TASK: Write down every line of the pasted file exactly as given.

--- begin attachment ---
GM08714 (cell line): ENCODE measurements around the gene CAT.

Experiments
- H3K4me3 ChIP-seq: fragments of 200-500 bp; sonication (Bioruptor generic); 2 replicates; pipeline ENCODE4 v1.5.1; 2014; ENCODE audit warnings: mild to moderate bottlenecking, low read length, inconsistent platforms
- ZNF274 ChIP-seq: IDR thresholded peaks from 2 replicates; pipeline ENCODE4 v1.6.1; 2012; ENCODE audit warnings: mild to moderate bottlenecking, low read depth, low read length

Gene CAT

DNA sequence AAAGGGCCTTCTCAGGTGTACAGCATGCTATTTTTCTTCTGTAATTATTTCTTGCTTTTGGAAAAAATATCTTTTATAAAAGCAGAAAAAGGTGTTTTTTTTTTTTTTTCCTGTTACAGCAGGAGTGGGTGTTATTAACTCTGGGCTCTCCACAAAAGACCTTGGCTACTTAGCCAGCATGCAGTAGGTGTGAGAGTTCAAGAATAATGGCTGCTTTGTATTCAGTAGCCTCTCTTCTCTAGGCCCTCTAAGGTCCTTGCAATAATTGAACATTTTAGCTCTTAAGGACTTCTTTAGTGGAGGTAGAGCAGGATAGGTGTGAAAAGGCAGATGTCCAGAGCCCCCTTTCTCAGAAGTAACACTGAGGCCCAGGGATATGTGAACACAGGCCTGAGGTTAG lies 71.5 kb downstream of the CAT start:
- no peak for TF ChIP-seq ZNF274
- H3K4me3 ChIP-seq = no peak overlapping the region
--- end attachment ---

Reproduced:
GM08714 (cell line): ENCODE measurements around the gene CAT.

Experiments
- H3K4me3 ChIP-seq: fragments of 200-500 bp; sonication (Bioruptor generic); 2 replicates; pipeline ENCODE4 v1.5.1; 2014; ENCODE audit warnings: mild to moderate bottlenecking, low read length, inconsistent platforms
- ZNF274 ChIP-seq: IDR thresholded peaks from 2 replicates; pipeline ENCODE4 v1.6.1; 2012; ENCODE audit warnings: mild to moderate bottlenecking, low read depth, low read length

Gene CAT

DNA sequence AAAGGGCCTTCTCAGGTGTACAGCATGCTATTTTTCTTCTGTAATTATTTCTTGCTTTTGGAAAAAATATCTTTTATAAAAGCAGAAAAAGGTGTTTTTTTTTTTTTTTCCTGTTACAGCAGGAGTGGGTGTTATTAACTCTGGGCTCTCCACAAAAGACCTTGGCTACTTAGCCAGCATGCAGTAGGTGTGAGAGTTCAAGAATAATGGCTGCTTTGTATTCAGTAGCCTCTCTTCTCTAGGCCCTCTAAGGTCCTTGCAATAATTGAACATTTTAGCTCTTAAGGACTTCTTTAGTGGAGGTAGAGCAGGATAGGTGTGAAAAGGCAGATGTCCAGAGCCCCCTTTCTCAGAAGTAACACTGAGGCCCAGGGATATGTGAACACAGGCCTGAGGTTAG lies 71.5 kb downstream of the CAT start:
- no peak for TF ChIP-seq ZNF274
- H3K4me3 ChIP-seq = no peak overlapping the region